Vikings offensive line coach Jeff Davidson squeezed into a coach seat on his February flight to the NFL combine. Before the former NFL lineman, who is 6-5, endured an uncomfortable two-hour trip to Indianapolis, his eyes gravitated toward a massive man with dreadlocks maneuvering through the narrow aisle to his seat.

“I didn’t feel so bad when I watched him walk back there,” Davidson said.

Davidson introduced himself, sensing the large man was heading to Indianapolis for a reason. That man was University of Tennessee offensive tackle Antonio “Tiny” Richardson — 6-6 and 340 pounds.

Richardson eventually signed as a free agent with the Vikings after going undrafted because of medical concerns in May. He is now in a four-way battle for a backup roster spot heading into Saturday’s preseason game against the Chiefs.

“It was kind of awkward,” Richardson said of the flight. “I don’t know if I want to say it’s destiny for me to be here, because I still don’t know.”

The Nashville native didn’t just happen to stop in the Twin Cities on a connecting flight. Richardson trained for the combine in the area for two months, routinely driving by Winter Park during his commute to Eden Prairie.

Richardson was encouraged to visit Dr. Josh Sandell at Orthology Inc. to strengthen the left knee he injured during his sophomore season at Tennessee and receive platelet-rich plasma injections.

“I pushed through the whole [sophomore] season; if I would’ve known the severity of [the injury], I probably would not have,” Richardson said.

He was touted as one of the top offensive tackles in the country after his sophomore year with the Vols, despite battling through the injury. Richardson had offseason arthroscopic knee surgery and missed spring camp. Though he started every game as a junior, Richardson regressed in what he called a “subpar” season.

“It was weird because it kind of changed my game a little bit,” Richardson said of the injury. “Now you really have to focus more on the technique part instead of being just a freak athlete.”

Richardson still opted to forgo his senior season, expecting to be selected in the first two days of the NFL draft. The trip to Indianapolis was when Richardson’s stock began to slide, as team doctors at the event expressed concerns about his knees and hips.

“I can’t say all 32 teams blacklisted him, but I know a few teams had him on the do-not-draft list due to the long-term durability concerns,” CBS Sports draft analyst Dane Brugler said. “Based on talent alone, it could be argued he belonged in the draft’s top 50 picks, but injuries killed him.”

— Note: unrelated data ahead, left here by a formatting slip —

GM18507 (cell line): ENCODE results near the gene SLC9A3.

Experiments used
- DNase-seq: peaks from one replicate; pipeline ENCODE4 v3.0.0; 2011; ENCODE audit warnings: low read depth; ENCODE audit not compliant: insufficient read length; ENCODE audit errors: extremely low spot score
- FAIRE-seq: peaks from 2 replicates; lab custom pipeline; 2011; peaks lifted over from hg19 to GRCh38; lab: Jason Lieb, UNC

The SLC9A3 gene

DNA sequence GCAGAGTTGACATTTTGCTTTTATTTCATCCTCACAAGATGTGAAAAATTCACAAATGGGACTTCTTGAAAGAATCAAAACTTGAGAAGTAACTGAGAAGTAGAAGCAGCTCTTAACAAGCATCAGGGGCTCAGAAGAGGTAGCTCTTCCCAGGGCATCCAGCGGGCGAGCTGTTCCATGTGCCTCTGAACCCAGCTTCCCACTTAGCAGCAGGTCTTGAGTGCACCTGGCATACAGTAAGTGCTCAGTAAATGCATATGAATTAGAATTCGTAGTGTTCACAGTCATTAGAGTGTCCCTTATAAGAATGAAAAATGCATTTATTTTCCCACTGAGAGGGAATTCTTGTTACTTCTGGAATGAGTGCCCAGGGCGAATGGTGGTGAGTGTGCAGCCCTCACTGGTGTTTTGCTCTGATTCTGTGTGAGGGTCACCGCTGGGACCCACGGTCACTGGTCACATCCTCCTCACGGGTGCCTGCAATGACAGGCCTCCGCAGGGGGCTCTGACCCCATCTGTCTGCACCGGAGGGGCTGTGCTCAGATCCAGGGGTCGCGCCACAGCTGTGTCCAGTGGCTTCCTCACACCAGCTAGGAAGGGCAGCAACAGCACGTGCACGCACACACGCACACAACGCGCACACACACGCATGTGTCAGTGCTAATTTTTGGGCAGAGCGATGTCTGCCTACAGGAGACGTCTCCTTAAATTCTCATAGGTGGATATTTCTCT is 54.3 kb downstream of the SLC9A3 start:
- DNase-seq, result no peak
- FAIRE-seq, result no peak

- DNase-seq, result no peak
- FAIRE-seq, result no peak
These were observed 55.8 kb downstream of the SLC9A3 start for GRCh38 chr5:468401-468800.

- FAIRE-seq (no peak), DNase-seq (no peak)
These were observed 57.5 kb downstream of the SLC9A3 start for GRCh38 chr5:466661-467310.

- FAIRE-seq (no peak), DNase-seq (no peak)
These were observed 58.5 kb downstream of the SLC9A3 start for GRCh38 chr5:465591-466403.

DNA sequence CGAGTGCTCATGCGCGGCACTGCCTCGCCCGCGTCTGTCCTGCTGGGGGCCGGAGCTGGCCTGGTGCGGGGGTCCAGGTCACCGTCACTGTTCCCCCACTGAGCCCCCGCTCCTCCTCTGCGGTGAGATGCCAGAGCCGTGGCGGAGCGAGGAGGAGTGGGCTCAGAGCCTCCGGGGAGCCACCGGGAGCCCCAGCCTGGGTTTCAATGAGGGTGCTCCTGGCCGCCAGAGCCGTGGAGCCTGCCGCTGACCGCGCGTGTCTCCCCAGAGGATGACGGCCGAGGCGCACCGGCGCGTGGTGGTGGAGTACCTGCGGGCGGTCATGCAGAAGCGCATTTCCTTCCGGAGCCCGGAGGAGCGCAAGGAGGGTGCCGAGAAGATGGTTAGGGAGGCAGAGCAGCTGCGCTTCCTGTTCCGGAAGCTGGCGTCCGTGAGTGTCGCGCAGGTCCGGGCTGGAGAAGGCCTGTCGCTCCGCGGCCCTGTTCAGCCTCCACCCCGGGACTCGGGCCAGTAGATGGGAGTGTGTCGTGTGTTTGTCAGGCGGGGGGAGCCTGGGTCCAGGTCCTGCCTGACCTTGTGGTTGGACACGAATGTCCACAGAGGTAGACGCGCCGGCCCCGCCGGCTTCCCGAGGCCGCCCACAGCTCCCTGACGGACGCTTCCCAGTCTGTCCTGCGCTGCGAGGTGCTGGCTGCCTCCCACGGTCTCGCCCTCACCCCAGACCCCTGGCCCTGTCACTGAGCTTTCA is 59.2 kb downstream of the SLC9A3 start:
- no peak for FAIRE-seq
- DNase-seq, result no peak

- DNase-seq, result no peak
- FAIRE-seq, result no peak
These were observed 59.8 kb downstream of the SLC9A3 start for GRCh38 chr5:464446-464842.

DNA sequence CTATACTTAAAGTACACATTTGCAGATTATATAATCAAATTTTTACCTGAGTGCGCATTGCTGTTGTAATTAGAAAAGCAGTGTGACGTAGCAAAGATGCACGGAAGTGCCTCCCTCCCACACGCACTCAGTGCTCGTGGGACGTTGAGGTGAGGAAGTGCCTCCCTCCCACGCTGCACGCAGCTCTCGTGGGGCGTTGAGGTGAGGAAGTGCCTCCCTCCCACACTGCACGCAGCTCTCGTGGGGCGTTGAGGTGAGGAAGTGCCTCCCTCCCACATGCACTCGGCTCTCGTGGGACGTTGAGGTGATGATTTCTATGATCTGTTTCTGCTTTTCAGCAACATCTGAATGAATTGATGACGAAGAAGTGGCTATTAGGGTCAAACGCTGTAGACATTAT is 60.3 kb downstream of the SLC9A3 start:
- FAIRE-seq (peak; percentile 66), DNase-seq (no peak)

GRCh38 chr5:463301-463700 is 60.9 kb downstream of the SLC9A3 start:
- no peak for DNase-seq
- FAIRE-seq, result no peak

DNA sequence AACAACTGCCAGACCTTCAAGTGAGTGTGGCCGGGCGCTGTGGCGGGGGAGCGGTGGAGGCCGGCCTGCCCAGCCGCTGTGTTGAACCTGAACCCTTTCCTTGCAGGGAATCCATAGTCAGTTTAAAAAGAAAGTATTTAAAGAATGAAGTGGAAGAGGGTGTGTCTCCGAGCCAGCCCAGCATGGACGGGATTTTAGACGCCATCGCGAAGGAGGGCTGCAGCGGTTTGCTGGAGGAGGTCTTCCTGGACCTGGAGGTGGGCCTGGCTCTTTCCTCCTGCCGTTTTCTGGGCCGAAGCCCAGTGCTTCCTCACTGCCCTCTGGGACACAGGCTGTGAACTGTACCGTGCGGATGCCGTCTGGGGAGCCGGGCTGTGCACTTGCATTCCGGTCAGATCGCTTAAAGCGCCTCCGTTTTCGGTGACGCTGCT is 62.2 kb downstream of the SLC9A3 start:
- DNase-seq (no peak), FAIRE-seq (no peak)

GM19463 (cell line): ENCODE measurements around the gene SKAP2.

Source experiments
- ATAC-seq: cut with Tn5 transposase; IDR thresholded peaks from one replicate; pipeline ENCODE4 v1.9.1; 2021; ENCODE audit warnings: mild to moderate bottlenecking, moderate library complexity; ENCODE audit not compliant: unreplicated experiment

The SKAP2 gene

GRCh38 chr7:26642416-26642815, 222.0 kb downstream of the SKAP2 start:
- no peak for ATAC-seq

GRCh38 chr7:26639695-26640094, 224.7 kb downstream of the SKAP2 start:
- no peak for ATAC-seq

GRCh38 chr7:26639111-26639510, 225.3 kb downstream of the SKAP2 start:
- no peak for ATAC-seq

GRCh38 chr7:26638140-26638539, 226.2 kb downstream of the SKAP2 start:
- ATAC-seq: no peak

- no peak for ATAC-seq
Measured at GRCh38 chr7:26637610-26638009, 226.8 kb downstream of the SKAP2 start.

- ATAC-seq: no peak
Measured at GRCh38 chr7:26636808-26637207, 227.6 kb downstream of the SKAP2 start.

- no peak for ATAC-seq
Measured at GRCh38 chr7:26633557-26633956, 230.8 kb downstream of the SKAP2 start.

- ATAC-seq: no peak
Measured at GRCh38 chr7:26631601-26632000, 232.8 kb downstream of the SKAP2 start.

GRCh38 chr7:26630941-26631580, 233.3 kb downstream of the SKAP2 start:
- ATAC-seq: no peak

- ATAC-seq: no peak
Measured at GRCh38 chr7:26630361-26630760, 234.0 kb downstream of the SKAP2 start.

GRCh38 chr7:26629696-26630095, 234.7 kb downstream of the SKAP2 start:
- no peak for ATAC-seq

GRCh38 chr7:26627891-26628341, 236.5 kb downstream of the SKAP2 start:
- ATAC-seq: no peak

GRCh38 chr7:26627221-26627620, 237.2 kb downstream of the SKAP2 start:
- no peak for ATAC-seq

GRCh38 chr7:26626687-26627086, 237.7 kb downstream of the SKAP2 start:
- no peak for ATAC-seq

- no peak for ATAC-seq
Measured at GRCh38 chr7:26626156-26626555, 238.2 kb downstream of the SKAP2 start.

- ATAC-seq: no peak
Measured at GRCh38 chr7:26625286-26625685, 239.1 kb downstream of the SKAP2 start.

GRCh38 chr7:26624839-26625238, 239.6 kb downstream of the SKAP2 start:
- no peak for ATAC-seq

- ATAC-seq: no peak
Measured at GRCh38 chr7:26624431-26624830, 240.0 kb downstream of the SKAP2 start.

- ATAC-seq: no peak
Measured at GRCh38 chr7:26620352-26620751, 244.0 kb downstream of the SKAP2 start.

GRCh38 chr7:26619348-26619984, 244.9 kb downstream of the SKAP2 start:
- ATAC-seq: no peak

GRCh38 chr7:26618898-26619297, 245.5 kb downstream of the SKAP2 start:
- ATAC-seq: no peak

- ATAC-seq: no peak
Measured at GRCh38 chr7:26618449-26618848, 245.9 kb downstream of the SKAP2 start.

Frustration built with each passing round of the draft for Richardson, who ditched his party in Nashville to aimlessly drive around with a friend. He returned near the end of the final round with a clear mind; the Colts showed interest in him late in the draft but took another tackle, Ulrick John of Georgia State.

Richardson opted to return to the Twin Cities and agreed to terms with the Vikings after the draft.

“He’s got a level of athleticism that you don’t find with that big of a guy, typically,” Davidson said. “There was enough there that we saw that gave us reason to bring him here. We were lucky enough to get him as a free agent.”

Davidson said Richardson has made strides in run blocking and pass protections, particularly with his balance and body control, but still has room to grow while in a battle for the backup tackle spot with Austin Wentworth, Kevin Murphy and Mike Remmers.

“The fear that I would have is when guys hit their ceiling and they’re not good enough, then it’s time to move on,” Davidson said. “He has not hit his ceiling. We see room for improvement. Therefore he’s a good, developmental candidate for us.”

Richardson will find out his fate in the next couple of weeks. Teams must trim their rosters down to 75 players by Tuesday and set their 53-man rosters by Aug. 30, although they can stash 10 players on their practice squad the following day.

Richardson has two preseason games left to prove his worth. Regardless of the outcome, “Tiny” — it’s a high school nickname that he had tattooed on his back — still wonders if that February encounter with Davidson was, in fact, destiny.

“I don’t know if it was symbolic or something, but this must be meant to be,” Richardson said.